A Black Market for IP Addresses?

The internet could run out of addresses as early as next year — and there are warnings that a “black market” could develop further.

The problem isn’t with domain names, which can be expanded simply by creating news suffixes, but rather with IP addresses. Those are the numbers which, to put things very simply, identify individual machines connected to the Internet.

Since the current addressing system (IPv4) use 32-bit addresses, this limits the address space to a maximum of 4,294,967,296 addresses. That’s well below the world’s population, and of course many people don’t have an internet connection, but when you throw in multiple machines, home and office connections, and other networks, you can see how that system — which once would have seemed as good as infinite — could be exhausted.

The numbers are allocated by the Internet Assigned Numbers Authority (the IP address department of the better known ICANN), and it’s just released two of the final batches. With just 7% of numbers left to go, it predicts the last batch will be released for use next September, and will be used up by April 2012.

The long-term plan is replacing the existing system, IPv4, with the new IPv6, which uses 128-bit addresses, for a maximum of 3.4×1038 addresses. It’s been said (albeit as an unsourced Wikipedia entry) is enough that every person on earth could have the same number of different IP addresses as the number of atoms in a metric ton of carbon.

The drawback is that it’s not exactly practical to change every IP address in the world overnight. Instead, the two systems can be used side by side, but the process of smoothing the differences between the two systems can cause delays: not a major problem for an individual making a single connection, but a potential headache when repeated for every connection to a network.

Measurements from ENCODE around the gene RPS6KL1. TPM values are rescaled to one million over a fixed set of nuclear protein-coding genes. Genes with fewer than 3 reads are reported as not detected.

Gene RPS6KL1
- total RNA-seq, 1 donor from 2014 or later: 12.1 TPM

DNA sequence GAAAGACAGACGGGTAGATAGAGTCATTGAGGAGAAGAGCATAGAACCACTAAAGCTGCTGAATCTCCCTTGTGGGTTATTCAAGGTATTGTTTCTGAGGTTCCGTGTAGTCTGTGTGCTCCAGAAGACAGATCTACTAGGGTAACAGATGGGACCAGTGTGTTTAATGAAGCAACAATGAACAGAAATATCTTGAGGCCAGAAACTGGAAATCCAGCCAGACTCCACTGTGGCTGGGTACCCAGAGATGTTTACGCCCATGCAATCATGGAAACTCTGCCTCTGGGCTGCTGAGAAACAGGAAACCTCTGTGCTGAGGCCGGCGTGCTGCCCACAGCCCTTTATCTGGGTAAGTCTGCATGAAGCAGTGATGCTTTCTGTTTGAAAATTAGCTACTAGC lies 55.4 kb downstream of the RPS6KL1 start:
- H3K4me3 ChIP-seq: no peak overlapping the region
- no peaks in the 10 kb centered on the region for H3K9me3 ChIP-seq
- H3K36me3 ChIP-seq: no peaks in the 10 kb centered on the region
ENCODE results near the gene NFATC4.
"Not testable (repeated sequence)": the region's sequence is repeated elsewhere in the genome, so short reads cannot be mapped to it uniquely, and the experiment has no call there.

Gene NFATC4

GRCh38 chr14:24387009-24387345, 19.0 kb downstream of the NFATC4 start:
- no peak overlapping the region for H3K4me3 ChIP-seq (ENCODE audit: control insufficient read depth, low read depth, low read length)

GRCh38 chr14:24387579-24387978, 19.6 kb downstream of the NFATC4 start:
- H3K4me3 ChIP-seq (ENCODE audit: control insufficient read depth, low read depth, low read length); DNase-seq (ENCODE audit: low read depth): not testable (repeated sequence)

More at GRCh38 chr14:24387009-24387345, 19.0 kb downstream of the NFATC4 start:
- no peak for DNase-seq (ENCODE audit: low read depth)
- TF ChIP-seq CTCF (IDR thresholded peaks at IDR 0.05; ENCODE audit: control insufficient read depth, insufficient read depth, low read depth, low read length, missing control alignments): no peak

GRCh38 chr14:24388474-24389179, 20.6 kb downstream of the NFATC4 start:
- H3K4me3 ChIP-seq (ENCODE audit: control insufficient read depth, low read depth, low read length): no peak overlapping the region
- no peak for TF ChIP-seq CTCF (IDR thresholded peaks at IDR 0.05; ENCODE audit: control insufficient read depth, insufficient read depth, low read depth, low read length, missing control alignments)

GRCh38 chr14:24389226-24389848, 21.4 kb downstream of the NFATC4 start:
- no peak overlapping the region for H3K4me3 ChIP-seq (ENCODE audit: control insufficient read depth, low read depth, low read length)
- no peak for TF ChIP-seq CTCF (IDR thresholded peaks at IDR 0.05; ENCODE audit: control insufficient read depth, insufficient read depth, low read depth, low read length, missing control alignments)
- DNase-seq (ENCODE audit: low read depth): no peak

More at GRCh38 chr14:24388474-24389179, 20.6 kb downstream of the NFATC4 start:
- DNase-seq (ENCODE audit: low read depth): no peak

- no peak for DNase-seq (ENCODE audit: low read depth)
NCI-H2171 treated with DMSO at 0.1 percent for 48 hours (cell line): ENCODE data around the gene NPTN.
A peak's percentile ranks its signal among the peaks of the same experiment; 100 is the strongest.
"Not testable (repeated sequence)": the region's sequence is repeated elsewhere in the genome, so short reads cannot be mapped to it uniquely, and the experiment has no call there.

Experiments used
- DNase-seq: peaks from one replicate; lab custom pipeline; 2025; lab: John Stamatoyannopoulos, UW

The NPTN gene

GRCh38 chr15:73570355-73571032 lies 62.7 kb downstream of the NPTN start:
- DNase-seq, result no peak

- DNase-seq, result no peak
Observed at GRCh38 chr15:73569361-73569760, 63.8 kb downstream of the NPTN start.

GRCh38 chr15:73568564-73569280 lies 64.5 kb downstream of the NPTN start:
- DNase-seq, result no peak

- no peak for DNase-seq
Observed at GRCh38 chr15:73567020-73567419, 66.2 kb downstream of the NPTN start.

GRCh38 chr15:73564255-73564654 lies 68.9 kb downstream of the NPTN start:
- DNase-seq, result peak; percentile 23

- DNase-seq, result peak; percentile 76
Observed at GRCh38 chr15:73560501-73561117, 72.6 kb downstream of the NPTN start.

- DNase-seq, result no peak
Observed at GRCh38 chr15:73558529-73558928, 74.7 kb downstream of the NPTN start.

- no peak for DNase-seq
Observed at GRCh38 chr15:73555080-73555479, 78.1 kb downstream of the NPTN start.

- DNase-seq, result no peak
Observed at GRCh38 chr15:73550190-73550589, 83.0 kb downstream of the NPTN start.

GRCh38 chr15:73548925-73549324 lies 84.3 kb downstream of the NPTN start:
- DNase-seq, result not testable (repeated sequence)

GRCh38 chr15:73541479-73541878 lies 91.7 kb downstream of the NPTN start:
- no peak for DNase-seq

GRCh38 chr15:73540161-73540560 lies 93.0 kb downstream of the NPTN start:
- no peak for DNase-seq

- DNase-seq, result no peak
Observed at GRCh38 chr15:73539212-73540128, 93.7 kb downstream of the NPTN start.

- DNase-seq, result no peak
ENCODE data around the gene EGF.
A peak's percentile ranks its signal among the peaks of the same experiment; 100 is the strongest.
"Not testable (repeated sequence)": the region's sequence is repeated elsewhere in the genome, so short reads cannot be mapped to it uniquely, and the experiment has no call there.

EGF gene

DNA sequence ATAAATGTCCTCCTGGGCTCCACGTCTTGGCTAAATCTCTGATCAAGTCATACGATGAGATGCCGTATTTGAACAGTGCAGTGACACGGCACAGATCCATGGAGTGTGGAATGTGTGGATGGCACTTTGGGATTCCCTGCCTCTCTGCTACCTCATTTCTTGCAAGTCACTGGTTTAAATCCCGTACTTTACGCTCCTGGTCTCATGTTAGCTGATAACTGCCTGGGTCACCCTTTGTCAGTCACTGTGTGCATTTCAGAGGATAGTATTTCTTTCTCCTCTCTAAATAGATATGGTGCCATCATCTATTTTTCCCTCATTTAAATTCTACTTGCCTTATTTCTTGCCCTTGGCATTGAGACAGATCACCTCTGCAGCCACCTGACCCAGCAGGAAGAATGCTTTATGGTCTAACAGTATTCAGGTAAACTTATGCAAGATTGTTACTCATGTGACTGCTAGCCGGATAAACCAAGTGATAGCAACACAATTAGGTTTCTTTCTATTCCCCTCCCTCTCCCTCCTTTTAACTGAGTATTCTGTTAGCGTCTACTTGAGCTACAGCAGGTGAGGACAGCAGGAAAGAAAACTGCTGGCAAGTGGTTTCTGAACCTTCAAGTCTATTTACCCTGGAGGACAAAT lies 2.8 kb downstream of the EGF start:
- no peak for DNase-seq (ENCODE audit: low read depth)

Meanwhile there’s talk that the falling supply could create a “black market” in which addresses are sold unofficially at prices well above the official fee of $1,250 a year for 256 addresses. In the past, such sales have not technically been allowed, but administrators lately introduced a rule saying domains could be returned with instructions to issue them to another party: any money that changes hands is solely between the buyer and seller.

[Picture Source: Geek and Poke]

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8 Responses to A Black Market for IP Addresses?

  1. 1 metric ton of carbon contains 83,333.333 moles of C or 5E28 atoms. Multiplied by 6.8 billion people gives 3.4E38. Unsourced Wikipedia entry is correct.

  2. 1 metric ton of carbon contains 83,333.333 moles of C or 5E28 atoms. Multiplied by 6.8 billion people gives 3.4E38. Unsourced Wikipedia entry is correct.

  3. I heard about this a couple months ago but had forgotten where I read it, so thanks for refreshing my memory and actually explaining it a little better. I guess it would be too problematic to just give each router/modem one IP address instead of each machine an IP address, is it possible to find unused IPs or older ones that aren't being used and just, uh, recycle them? You can tell I don't know much about this aspect of the internet, heh.

  4. I heard about this a couple months ago but had forgotten where I read it, so thanks for refreshing my memory and actually explaining it a little better. I guess it would be too problematic to just give each router/modem one IP address instead of each machine an IP address, is it possible to find unused IPs or older ones that aren’t being used and just, uh, recycle them? You can tell I don’t know much about this aspect of the internet, heh.

  5. One implementation strategy is for ISPs to start using IP6 for infrastructure and DHCP. Then hosting companies assign IP6 to all new websites and co-lo servers. Then they start giving new static IP customers lots of IP6 addresses. As long as the infrastructure is capable of routing both, the roll out should be smooth and painless. Well, unless you are an old fart who does not want to learn how to work with Ip6.

  6. One implementation strategy is for ISPs to start using IP6 for infrastructure and DHCP. Then hosting companies assign IP6 to all new websites and co-lo servers. Then they start giving new static IP customers lots of IP6 addresses. As long as the infrastructure is capable of routing both, the roll out should be smooth and painless. Well, unless you are an old fart who does not want to learn how to work with Ip6.

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